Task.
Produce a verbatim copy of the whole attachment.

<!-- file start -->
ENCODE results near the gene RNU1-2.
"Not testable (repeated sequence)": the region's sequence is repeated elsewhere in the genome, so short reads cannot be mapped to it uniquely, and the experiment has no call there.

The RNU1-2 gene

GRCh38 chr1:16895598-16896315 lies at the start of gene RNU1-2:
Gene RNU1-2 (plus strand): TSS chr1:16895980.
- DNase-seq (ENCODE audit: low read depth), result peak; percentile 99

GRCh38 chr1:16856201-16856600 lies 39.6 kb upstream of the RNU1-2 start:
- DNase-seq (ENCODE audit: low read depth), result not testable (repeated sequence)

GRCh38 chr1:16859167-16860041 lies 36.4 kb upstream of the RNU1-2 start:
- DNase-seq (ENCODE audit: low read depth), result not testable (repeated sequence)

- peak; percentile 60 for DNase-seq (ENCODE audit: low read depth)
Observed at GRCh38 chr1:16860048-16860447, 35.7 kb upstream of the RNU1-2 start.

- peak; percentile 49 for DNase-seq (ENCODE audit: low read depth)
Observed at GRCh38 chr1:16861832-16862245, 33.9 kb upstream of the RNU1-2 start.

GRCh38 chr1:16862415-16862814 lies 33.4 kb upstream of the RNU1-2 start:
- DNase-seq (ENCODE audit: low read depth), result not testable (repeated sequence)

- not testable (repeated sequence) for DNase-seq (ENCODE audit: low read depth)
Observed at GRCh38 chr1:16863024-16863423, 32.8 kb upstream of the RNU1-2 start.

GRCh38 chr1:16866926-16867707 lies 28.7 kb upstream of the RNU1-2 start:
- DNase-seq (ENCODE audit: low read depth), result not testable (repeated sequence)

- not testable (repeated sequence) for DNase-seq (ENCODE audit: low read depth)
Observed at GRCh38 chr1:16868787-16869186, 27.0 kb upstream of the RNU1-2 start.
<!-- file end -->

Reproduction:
ENCODE results near the gene RNU1-2.
"Not testable (repeated sequence)": the region's sequence is repeated elsewhere in the genome, so short reads cannot be mapped to it uniquely, and the experiment has no call there.

The RNU1-2 gene

GRCh38 chr1:16895598-16896315 lies at the start of gene RNU1-2:
Gene RNU1-2 (plus strand): TSS chr1:16895980.
- DNase-seq (ENCODE audit: low read depth), result peak; percentile 99

GRCh38 chr1:16856201-16856600 lies 39.6 kb upstream of the RNU1-2 start:
- DNase-seq (ENCODE audit: low read depth), result not testable (repeated sequence)

GRCh38 chr1:16859167-16860041 lies 36.4 kb upstream of the RNU1-2 start:
- DNase-seq (ENCODE audit: low read depth), result not testable (repeated sequence)

- peak; percentile 60 for DNase-seq (ENCODE audit: low read depth)
Observed at GRCh38 chr1:16860048-16860447, 35.7 kb upstream of the RNU1-2 start.

- peak; percentile 49 for DNase-seq (ENCODE audit: low read depth)
Observed at GRCh38 chr1:16861832-16862245, 33.9 kb upstream of the RNU1-2 start.

GRCh38 chr1:16862415-16862814 lies 33.4 kb upstream of the RNU1-2 start:
- DNase-seq (ENCODE audit: low read depth), result not testable (repeated sequence)

- not testable (repeated sequence) for DNase-seq (ENCODE audit: low read depth)
Observed at GRCh38 chr1:16863024-16863423, 32.8 kb upstream of the RNU1-2 start.

GRCh38 chr1:16866926-16867707 lies 28.7 kb upstream of the RNU1-2 start:
- DNase-seq (ENCODE audit: low read depth), result not testable (repeated sequence)

- not testable (repeated sequence) for DNase-seq (ENCODE audit: low read depth)
Observed at GRCh38 chr1:16868787-16869186, 27.0 kb upstream of the RNU1-2 start.